We live in unprecedented times.
Church membership in the US has fallen below 50 percent for the first time. According to Barna research, 42 percent of pastors have considered quitting full-time ministry within the last year. Of the reasons cited, 56 percent note the “immense stress of the job,” followed by 43 percent who say, “I feel lonely and isolated.”
Here’s one way to face such an uncertain future and the stress it brings: stop facing the future.
When Dak Prescott broke his thumb
When I began studying the philosophy of religion many years ago, one of the first insights that impressed me was the Greco-Roman insistence that time is a line on a page. This linear approach to history contrasted with a cyclical Eastern view and led Western civilization to view life as progress toward a predictable future.
From then to now, we have fixated on planning our time and our lives. I remember when day-timer notebooks were popular, followed by calendar apps on smartphones and now software that programs your days according to a variety of variables.
We in the West are committed to controlling the future. But the future cannot be controlled.
Two weeks ago, few knew that Fort Myers would face the worst of Hurricane Ian. A year ago, few believed that Vladimir Putin would invade Ukraine. When he did, few believed that Ukraine could stand up to his assault.
When Dak Prescott broke his thumb, few Cowboys fans thought the team would win the next three games without him. When the season began, few thought Aaron Judge would hit more than 50 percent more home runs than a year ago and chase baseball immortality.
It’s hard to name a single consequential event of recent years that was predicted before it occurred.
“His feet were hurt with fetters”
The Bible knows that the future can be controlled by no one but God. It teaches that he is the great “I Am,” not the “I Was” or the “I Will Be.” No one in the Bible gets a five-year plan.
Paul thought he should go east when he was called west to Macedonia and beyond. When Joseph dreamed of being exalted over his brothers, he had no idea he would have to go through Potiphar’s prison to arrive at Pharaoh’s palace.
Psalm 105 tells us that “his feet were hurt with fetters; his neck was put in a collar of iron; until what he had said came to pass, the word of the Lᴏʀᴅ tested him” (vv. 18–19). Then, “the king sent and released him; the ruler of the peoples set him free; he made him lord of his house and ruler of all his possessions, to bind his princes at his pleasure and to teach his elders wisdom” (vv. 20–22).
It’s hard to think of a single major event in Scripture that happened the way we would have predicted.
- Abraham “went out, not knowing where he was going” (Hebrews 11:8).
- Moses, a fugitive from Egyptian justice, was called back to Egypt to seek justice for his people.
- Joshua was told to cross the Jordan River at flood stage with the promise that when the priests stepped into the water, God would stop the flood.
- Jesus chose Galilean fishermen, not Judean rabbis, for his apostles.
- Saul of Tarsus, the great persecutor of the church, became its great champion.
- John met the risen Christ not in Jerusalem but on the prison island of Patmos.
The pattern is clear: they trusted God with the future while serving him in the present.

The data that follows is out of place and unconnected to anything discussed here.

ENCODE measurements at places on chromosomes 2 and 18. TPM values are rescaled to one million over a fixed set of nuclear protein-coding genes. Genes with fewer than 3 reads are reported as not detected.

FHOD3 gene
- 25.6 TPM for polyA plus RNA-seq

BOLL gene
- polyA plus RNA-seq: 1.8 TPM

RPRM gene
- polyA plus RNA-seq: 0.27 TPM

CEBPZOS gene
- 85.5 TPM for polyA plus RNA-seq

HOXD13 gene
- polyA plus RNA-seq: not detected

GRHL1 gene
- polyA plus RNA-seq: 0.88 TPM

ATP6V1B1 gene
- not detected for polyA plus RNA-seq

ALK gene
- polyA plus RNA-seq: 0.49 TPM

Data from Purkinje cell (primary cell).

Three ways to live in the moment
C. S. Lewis noted that if we think of time as a line on a page, God is the page.
Consequently, we can trust him to prepare us today for tomorrow. He will show us how we are to “count the cost” before building (Luke 14:28) while trusting him for the future of the enterprise.
The key, as a wise mentor once told me, is to stay faithful to the last word we heard from God and open to the next. Three principles have helped me follow his advice over the years:
One: Use my mind as fully and fruitfully as I can.
I am to love God with “all” my mind (Matthew 22:37). As C. S. Lewis reminded us, our Lord “wants every bit of intelligence we have to be alert at its job, and in first-class fighting trim.” Many years ago, a wise elder statesman spoke words I’ve never forgotten: “The Holy Spirit has a strange affinity for a trained mind.”
Two: Listen for his voice in every moment of the day.
I love this promise: “Your ears shall hear a word behind you, saying, ‘This is the way, walk in it,’ when you turn to the right or when you turn to the left” (Isaiah 30:21). His will is not a searchlight illuminating our destination but a flashlight showing us our next step. Then, step by step, he leads us home.
Three: Trust God when I cannot understand him.
God reminds us, “As the heavens are higher than the earth, so are my ways higher than your ways and my thoughts than your thoughts” (Isaiah 55:9). Just as I could not teach calculus to my eight-year-old granddaughter (brilliant though she is), so God cannot reveal his mind fully to my fallen mind. If I could completely understand God, either he would not be God or I would be.
When we cannot understand his ways, it’s not that he refuses to explain himself but that we cannot understand the explanation. But one day, we will see him “face to face” and “know fully” as we are “fully known” (1 Corinthians 13:12).
In the meantime, we prove that he is Lord to the degree that we trust him when we do not understand him.
Oswald Chambers observed, “We are apt to forget the mystical, supernatural touch of God. If you can tell where you got the call of God and all about it, I question whether you have ever had a call.
“The call of God does not come like that, it is much more supernatural. The realization of it in a man’s life may come with a sudden thunder-clap or with a gradual dawning, but in whatever way it comes, it comes with the undercurrent of the supernatural, something that cannot be put into words.”
English playwright Fay Weldon noted, “If you do nothing unexpected, nothing unexpected happens.”
Can God do something unexpected with you today?